Beecher Mfg. Co. v. Atwater Mfg. Co.,
Annotate this Case
114 U.S. 523 (1885)
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U.S. Supreme Court
Beecher Mfg. Co. v. Atwater Mfg. Co., 114 U.S. 523 (1885)
Beecher Manufacturing Company v. Atwater Manufacturing Company
Argued April 23, 1885
Decided May 4, 1885
114 U.S. 523
APPEAL FROM THE CIRCUIT COURT OF THE UNITED
STATES FOR THE DISTRICT OF CONNECTICUT
The use in succession of two distinct pairs of dies, of well known kinds not combined in one machine nor cooperating to one result, but each pair doing by itself its own work, is not a patentable invention.
This was a bill in equity for infringing a patent right. The facts are stated in the opinion of the Court.
MR. JUSTICE GRAY delivered the opinion of the Court.
This is an appeal from a decree for an injunction and damages for the infringement of a patent issued to Robert R. Miller on February 22, 1870, and reissued to his assigns on May 6, 1879, for an improvement in dies for forming the clip arms of king bolts for wagons. 8 F. 608.
According to the description in the specification, such bolts are made by taking an iron rod of suitable length, splitting it for about two inches at one end and turning the forks or arms outwards, then heating the rod, placing the body in a hole in a block or die grooved to receive the arms, and striking it with a plane-faced upper die so as to force the arms into and make
them take the shape of the grooves, and afterwards placing it between two other dies which give the arms the proper bend to fit them to the axle tree of a wagon. With the subsequent shaping of the collar and stem of the bolt this patent has nothing to do.
In the original patent the patentee stated that he did not claim either of the dies separately, and claimed only "the series of dies" (designating them by letters)
"for forming the clip arms and wings of the lower ends of king bolts for wagons, said dies being constructed and operating substantially as herein shown and described."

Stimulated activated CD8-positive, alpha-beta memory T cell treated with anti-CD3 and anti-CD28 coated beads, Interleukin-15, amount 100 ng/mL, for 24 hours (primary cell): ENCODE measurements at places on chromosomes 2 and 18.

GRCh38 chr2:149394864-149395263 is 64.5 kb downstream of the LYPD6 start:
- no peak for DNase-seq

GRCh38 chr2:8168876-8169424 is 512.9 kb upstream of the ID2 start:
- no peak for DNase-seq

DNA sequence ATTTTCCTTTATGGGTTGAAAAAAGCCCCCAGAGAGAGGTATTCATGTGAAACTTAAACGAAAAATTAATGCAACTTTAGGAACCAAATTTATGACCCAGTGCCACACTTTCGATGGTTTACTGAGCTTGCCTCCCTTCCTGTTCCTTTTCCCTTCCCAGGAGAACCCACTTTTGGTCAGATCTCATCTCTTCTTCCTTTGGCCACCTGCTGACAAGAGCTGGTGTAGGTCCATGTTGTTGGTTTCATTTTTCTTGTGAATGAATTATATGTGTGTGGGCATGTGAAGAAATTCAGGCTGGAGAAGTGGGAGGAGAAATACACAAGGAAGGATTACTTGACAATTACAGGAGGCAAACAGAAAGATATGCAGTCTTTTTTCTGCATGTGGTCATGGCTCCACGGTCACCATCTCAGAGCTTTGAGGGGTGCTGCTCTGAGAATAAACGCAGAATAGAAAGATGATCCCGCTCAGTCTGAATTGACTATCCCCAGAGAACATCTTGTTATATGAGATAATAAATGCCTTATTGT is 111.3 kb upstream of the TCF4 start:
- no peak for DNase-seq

In the reissue, he claimed 1, the first pair of dies, "constructed and combined substantially as and for the purpose shown;" 2, "the series of dies" (designated by letters) "for forming clip king bolts, substantially as shown and described."
The first claim of the reissue is bad not only because it was for something the patentee had expressly disclaimed in the original patent, but because, as the evidence clearly shows, there was nothing new in the dies themselves.
The second claim of the reissue, like the single claim of the original patent, for the use in succession, or, in the patentee's phrase, "the series," of the two pairs of old dies, the one pair to shape the arms of the bolt and the other to give those arms the requisite curve, does not show any patentable invention. The two pairs of dies were not combined in one machine, and did not cooperate to one result. Each pair was used by itself, and might be so used at any distance of time or place from the other, and if the two were used at the same place and in immediate succession of time, the result of the action of each was separate and distinct, and was in no way influenced or affected by the action of the other. This was no combination that would sustain a patent. Hailes v. Van Wormer, 20 Wall. 353; Pickering v. McCullough, 104 U. S. 310; Stephenson v. Brooklyn Railroad, ante, 114 U. S. 149.
Decree reversed and case remanded with directions to dismiss the bill.